Wednesday, March 21, 2007

The War Game (1965)

Terrifying speculative "documentary" that depicts what might logically happen to British society in the event of a nuclear strike derives much of its power from its sobriety. As propriety crumbles to dust in front of our eyes, the starched narration refuses to alter its tone (we might as well be watching a film about soybeans). This just emphasizes the stark horror of it all; as the film exhaustively wends its way through the decline, the affectlessness begins to take on the ring of the somber and the hopeless. It's a cataloguing of potential atrocity, affecting and evocative (a shock wave is described as "an enormous door slamming in the depths of Hell") and totally believeable, possibly because writer/director Peter Watkins based his speculations on the reactions of the populace at Hiroshima, Dresden and several other sites of WWII mass destruction. The devastation, of course, continues beyond the inital blast -- as the narrator intones at one point, "When morale falls, ideals fall," and this disintegration of values proves even more frightening than the spectre of immediate annihilation. The War Game runs only 45 minutes, but it packs punches that elude films three times that length; it can, indeed, be said to be one of the few true anti-war films, as there's no excitement in between the explosionsm only chaos and confusion. This is vital stuff.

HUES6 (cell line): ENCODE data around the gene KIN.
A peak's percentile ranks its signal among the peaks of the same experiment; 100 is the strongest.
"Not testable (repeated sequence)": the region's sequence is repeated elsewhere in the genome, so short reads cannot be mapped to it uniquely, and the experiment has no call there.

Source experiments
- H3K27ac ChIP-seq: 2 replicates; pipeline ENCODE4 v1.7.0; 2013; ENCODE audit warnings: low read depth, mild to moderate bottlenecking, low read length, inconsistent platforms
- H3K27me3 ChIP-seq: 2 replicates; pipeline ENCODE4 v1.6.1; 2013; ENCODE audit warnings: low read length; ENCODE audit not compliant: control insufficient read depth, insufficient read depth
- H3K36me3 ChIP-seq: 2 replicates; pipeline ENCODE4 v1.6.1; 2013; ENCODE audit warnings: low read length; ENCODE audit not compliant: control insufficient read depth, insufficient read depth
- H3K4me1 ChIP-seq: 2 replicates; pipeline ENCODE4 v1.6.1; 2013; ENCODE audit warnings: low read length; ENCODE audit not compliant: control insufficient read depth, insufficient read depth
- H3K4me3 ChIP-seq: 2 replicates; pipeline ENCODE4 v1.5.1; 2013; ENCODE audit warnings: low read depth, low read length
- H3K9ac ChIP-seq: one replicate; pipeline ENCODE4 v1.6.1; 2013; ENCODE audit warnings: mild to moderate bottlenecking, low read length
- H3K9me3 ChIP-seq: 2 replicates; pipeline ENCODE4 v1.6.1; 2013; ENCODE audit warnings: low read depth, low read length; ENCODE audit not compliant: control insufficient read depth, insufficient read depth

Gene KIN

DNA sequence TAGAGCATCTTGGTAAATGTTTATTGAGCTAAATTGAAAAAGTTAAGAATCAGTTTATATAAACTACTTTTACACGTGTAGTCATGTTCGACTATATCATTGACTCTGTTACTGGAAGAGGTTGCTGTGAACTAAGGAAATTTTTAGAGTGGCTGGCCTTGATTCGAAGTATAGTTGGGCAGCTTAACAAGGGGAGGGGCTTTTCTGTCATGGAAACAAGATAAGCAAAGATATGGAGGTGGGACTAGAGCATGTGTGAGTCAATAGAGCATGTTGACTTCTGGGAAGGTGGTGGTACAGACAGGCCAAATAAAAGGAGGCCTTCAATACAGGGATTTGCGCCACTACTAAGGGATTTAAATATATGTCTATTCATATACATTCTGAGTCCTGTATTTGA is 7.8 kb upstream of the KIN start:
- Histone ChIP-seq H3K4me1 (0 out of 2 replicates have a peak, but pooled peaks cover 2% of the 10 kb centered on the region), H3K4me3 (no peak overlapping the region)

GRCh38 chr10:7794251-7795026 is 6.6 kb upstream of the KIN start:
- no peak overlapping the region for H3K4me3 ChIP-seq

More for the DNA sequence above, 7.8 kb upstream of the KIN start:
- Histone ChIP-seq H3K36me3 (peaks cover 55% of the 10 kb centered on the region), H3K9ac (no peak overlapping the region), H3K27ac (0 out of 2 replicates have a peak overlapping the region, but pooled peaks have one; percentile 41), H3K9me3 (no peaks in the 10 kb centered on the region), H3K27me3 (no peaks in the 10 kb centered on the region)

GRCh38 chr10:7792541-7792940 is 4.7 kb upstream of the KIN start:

Grade: A


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